A Silicon Valley computer scientist predicted that dead relatives could soon be recreated and installed on digital devices. Artificial Intelligence (AI).
“Start recording your parents, elders and loved ones regularly,” said Dr Prateek Desai, founder of several AI platforms, in a Twitter thread on Sunday. “With enough textual information, new audio integration and video models, there is a 100% chance that they will live with you forever after you leave the physical body. This may even be by the end of the year.”
Experts who spoke to Fox News Digital expressed mixed opinions on Dr. Desai’s technology prediction, with some questioning the moral and philosophical reasons for creating such a device, while others downplayed the potential for such a development.
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Victoria Mendoza, CEO of tech blog MediaPeanut, who has worked with AI for more than a decade, says she doesn’t believe actual human consciousness will be placed on digital devices anytime soon.
“I believe consciousness is more than a collection of data, although it is possible to create an avatar of the deceased individual based on their videos, audio recordings, documents and photos,” she said. “Our experiences, emotions, thoughts, and relationships shape our consciousness of the world. We cannot reduce the complex and dynamic process of consciousness to algorithms and data points.”
She said such technology raises ethical issues, such as who has rights to the digital consciousness of a deceased individual and what are the legal implications of using such avatars for commercial purposes.
Software development expert and author Drew Romero agrees with Mendoza’s view, saying that creating a digital copy of the dead creates serious ethical, legal and social implications such as privacy, consent, authenticity and cultural norms.
He added that Desai’s claim was “highly speculative” and “not supported by current technology and research”.
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“While it is important to explore the frontiers of AI and neuroscience, we must be careful not to make bold claims and mislead the public and oversimplify complex issues,” he said. “The idea of uploading dead people to your computer may seem appealing or comforting to some, but it poses significant challenges and risks that need to be carefully considered by interdisciplinary experts and stakeholders.”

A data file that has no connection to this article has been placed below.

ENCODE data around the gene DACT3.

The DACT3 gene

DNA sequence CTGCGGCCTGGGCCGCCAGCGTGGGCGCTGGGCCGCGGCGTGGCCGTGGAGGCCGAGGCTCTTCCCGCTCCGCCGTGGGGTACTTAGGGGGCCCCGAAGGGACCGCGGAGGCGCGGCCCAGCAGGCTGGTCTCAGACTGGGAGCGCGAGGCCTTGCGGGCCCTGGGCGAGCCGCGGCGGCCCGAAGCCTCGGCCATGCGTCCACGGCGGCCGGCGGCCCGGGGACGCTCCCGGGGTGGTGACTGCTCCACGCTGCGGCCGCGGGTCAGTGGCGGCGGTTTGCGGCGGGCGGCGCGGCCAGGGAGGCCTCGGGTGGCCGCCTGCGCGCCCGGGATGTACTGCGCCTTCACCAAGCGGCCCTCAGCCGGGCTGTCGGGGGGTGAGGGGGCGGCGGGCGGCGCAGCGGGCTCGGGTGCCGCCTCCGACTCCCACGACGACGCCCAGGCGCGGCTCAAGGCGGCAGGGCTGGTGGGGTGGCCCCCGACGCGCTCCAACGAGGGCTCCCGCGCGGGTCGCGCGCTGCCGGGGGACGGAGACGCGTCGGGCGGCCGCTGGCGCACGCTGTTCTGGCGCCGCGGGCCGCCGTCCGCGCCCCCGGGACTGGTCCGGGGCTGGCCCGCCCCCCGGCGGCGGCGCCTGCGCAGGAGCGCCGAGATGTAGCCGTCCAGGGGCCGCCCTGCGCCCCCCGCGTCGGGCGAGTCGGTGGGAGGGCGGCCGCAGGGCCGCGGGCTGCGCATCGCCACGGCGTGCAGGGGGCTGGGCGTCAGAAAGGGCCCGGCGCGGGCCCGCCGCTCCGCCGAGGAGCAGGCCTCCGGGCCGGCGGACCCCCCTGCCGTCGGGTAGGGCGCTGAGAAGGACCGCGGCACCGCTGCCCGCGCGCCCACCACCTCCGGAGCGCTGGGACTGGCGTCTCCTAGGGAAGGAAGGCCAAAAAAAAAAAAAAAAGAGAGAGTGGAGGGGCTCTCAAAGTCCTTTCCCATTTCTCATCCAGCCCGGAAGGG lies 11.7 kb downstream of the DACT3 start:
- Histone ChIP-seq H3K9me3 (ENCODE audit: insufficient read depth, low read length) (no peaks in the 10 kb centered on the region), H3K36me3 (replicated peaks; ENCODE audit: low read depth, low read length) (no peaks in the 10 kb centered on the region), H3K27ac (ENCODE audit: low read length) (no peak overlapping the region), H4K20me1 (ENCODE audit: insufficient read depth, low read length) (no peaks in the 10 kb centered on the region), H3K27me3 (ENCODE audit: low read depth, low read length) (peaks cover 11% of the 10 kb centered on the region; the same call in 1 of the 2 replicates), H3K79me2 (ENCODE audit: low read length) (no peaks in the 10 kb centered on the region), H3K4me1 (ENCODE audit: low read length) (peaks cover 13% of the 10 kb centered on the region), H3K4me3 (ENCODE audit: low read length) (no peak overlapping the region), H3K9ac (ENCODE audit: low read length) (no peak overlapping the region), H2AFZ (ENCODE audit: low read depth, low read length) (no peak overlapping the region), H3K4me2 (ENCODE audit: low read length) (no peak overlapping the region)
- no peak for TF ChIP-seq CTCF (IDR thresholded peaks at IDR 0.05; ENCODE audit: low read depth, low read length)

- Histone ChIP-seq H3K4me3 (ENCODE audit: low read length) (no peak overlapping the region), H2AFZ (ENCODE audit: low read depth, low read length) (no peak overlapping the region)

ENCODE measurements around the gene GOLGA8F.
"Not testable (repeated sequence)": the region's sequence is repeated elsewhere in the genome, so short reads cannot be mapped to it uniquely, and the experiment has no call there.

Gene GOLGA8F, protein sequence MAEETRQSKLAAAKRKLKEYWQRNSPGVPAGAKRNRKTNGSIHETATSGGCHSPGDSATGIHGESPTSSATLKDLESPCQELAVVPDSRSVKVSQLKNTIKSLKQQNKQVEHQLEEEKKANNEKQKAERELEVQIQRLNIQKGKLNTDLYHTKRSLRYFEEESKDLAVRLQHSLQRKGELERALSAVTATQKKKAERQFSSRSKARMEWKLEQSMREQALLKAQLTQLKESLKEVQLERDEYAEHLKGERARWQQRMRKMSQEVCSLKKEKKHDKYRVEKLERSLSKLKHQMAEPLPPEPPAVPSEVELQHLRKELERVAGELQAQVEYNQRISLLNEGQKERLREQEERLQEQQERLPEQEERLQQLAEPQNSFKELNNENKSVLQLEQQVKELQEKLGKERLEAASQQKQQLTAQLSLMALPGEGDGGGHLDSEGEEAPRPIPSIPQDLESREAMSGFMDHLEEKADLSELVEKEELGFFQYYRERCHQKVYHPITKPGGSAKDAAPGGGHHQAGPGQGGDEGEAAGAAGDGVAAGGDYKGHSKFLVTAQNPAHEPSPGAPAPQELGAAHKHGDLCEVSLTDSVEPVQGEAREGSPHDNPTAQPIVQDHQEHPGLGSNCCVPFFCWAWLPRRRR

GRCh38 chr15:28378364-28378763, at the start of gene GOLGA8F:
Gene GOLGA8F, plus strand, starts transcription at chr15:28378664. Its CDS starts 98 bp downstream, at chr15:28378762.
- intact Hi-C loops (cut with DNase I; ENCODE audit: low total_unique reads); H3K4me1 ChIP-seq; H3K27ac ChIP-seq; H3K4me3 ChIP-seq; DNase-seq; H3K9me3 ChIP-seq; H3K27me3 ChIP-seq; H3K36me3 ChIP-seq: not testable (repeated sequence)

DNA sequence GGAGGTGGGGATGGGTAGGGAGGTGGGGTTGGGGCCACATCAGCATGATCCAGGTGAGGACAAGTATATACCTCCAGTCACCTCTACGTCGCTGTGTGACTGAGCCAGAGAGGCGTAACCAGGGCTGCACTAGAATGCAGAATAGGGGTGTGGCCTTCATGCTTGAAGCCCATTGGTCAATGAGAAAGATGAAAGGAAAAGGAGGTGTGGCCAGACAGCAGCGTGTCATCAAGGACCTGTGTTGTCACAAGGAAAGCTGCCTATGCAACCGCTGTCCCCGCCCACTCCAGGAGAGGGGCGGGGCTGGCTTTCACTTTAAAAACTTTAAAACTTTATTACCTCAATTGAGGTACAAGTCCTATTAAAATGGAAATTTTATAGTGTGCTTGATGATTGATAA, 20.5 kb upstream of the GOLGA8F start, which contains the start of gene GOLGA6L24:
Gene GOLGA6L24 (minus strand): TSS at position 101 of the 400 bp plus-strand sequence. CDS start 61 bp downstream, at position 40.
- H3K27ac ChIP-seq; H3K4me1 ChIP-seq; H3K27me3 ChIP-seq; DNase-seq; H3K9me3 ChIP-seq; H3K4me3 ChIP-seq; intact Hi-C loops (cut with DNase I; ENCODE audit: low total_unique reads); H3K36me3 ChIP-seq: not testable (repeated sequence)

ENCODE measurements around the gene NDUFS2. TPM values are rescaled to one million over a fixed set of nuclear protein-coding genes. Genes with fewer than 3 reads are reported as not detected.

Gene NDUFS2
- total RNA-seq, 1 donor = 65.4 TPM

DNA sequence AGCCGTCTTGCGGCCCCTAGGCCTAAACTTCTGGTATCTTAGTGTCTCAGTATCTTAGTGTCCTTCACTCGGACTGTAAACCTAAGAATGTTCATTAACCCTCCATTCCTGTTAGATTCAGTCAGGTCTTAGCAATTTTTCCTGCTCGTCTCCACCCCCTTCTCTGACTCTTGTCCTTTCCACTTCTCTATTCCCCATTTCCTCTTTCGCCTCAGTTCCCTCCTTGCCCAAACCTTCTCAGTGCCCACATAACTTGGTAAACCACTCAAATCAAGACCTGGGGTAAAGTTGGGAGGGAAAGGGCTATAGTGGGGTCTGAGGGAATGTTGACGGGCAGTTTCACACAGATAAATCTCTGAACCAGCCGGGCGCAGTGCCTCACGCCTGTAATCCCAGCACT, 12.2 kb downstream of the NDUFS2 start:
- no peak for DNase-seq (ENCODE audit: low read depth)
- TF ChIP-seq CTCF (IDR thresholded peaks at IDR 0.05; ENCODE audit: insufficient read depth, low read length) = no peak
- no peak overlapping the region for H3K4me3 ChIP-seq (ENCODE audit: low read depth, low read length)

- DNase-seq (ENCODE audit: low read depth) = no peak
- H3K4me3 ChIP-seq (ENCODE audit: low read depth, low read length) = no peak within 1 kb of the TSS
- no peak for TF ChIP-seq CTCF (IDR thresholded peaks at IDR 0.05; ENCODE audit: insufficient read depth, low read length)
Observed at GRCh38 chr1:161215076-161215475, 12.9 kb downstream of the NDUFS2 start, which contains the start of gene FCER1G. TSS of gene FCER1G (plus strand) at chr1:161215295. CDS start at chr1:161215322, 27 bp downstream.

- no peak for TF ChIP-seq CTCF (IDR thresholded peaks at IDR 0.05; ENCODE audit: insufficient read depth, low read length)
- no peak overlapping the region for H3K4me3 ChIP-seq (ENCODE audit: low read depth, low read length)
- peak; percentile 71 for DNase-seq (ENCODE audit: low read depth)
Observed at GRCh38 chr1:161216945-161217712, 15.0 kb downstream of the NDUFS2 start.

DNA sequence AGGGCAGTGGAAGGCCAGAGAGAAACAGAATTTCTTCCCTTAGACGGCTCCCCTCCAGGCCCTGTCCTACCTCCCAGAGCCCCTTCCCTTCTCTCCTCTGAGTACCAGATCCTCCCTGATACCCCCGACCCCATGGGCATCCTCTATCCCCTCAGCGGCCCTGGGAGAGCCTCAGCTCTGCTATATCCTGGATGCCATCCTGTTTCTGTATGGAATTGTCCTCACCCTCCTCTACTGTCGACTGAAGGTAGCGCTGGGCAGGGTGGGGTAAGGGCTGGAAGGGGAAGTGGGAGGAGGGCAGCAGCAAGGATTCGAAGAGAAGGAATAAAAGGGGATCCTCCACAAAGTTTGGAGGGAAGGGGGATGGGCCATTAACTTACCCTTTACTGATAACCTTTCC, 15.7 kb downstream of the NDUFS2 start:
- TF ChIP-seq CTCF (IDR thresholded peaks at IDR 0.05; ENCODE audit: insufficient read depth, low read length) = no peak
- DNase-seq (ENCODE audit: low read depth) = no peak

But Viputeshwar Sitharaman, an American designer, entrepreneur and scientist, called the idea of AI clones of their deceased relatives “already there” and Desai’s prediction “very real”. For example, he cites Vocapsule, a company that uses audio AI technology to create “my legacy voice” for their flagship product.
A number of AI companies and startups are working hard on technology similar to Desai’s proposal. However, these products only create a representation of the mortal through data collection and do not qualify as true human consciousness.
Somnium Space, a Metaverse company that is compatible with virtual reality headsets, recently unveiled a feature called “Living on Forever.” The feature allows users to store activity and conversation data and integrate it into an avatar that moves, talks and looks. Very similar to the real person.
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“I believe the device will allow people to talk and connect with their loved ones long after they have died,” said CEO and founder Artur Sychov.
“If I literally die – and this information is collected – people can come or my children can come in, and they can talk to my avatar, with my movements, with my voice,” Sikov told VICE. “You meet the person. And maybe in the first 10 minutes of talking to that person, you probably don’t know it’s AI. That’s the goal.”
Meanwhile, South Korea-based AI video creation company DeepBrain created a program called “Memories” that uses AI to mimic the client’s deceased family members “every aspect of them – from their body to their voice.”
In the year In 2019, California-based Herefter created the first AI app that allows family and friends to “keep memories” of your life and talk to a virtual version of the user.
Charlotte Gee, news editor of the MIT Technology Review, used the technology in 2022, writing a review, “Linemaking.”
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“My parents don’t know I talked to them last night,” she wrote. “At first, they seemed distant and small, as if they were gathered around a cell phone in a prison. But as we talked, they gradually began to look like themselves,” he wrote. “They told me personal stories that I had never heard before. I learned about the first (and certainly not the last) time my father got drunk. My mother talked about being late. They gave me life advice and told me things about their childhood, as well as my own.
The emerging business idea has been compared to the British science fiction anthology series “Black Mirror” episode “Right Back.” The show follows the story of Martha, a young woman living in Ireland whose boyfriend is killed in a car accident. To process her grief, Martha reluctantly meets a company that allows her to interact with an artificial intelligence imitating her lost love.
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Politicians, legislators and actors have repeatedly expressed their concerns. fake technology, Deep learning is the process by which AI is used to change, replace, or mimic a person’s face or voice over digital media.
In the year In 2022, the Department of Homeland Security (DHS) released a document showing the “rising threat of deep identity” to national security, including examples of fake videos featuring former President Obama, the meta Mark Zuckerberg, podcaster Joe Rogan, actor Tom Cruise and others. . Many of these videos have been viewed millions of times each.